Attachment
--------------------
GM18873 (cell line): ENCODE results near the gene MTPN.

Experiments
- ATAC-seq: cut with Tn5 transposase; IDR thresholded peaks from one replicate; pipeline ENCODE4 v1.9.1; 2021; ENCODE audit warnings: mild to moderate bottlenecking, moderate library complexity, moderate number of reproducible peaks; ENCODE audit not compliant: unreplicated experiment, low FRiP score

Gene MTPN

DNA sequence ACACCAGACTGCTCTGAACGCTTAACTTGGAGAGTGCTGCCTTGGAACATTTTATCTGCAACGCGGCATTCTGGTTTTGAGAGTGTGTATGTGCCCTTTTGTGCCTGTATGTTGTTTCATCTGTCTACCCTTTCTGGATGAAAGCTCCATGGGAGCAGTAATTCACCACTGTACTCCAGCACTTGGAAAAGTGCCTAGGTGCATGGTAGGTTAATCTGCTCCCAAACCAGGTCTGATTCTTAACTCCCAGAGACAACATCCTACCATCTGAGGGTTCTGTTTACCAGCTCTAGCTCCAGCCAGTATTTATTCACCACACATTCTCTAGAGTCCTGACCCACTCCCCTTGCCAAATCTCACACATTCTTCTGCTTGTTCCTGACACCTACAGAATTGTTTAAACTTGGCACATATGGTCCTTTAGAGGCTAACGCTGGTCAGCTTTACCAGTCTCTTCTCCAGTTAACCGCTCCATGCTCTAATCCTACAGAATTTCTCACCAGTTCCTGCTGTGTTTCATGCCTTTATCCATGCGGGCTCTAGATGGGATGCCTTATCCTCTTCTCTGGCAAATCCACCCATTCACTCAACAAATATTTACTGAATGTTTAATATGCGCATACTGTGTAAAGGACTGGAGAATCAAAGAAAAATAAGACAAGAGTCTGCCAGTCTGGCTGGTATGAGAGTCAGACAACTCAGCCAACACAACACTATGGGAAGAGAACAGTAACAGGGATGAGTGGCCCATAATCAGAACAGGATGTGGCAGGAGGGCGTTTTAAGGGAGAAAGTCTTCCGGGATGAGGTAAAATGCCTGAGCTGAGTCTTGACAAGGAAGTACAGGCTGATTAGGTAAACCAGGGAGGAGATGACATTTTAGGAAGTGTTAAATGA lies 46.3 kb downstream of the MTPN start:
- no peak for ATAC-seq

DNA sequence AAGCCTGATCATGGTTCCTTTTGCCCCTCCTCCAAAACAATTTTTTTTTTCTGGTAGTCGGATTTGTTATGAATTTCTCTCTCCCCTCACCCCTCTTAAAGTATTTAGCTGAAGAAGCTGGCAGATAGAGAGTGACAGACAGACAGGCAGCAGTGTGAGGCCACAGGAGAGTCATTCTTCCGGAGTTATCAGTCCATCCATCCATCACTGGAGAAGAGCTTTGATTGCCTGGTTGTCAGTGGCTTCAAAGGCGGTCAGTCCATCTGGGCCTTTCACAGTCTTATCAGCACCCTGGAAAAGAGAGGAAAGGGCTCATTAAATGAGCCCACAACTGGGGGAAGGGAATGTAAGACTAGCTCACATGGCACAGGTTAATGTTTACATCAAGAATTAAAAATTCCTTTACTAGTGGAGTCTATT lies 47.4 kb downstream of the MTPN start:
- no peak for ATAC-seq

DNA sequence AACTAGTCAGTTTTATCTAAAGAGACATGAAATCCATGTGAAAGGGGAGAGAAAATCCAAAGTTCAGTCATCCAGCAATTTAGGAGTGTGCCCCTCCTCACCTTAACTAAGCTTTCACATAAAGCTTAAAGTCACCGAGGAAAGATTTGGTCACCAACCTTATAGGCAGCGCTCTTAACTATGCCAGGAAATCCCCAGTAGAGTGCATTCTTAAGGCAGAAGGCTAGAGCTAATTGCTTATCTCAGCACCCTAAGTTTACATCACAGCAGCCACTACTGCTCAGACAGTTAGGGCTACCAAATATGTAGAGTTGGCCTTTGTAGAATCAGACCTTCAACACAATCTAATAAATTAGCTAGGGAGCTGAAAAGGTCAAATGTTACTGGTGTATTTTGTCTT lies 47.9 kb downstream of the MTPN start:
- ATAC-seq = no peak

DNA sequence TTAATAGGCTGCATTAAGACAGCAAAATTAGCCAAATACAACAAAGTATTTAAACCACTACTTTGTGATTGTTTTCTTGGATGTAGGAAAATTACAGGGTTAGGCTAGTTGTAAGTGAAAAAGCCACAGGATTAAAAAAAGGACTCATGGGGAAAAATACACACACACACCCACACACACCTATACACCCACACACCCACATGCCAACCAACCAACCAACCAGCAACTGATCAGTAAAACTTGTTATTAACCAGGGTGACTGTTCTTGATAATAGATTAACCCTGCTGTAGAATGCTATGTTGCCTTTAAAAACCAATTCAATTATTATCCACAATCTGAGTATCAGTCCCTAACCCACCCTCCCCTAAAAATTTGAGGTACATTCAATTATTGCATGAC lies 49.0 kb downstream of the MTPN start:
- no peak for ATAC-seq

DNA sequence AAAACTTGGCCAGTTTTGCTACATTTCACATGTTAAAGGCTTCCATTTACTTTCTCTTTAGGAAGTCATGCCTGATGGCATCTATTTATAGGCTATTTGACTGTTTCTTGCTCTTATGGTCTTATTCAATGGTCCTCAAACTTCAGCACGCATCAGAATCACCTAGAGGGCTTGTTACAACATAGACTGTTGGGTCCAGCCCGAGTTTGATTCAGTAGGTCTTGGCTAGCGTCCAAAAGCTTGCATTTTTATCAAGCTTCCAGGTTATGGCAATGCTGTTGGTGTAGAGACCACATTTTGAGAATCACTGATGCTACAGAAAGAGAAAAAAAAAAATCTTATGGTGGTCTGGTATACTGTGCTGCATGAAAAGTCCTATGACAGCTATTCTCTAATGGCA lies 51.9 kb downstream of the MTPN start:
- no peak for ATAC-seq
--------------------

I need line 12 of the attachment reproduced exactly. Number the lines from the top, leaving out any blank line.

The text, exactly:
- no peak for ATAC-seq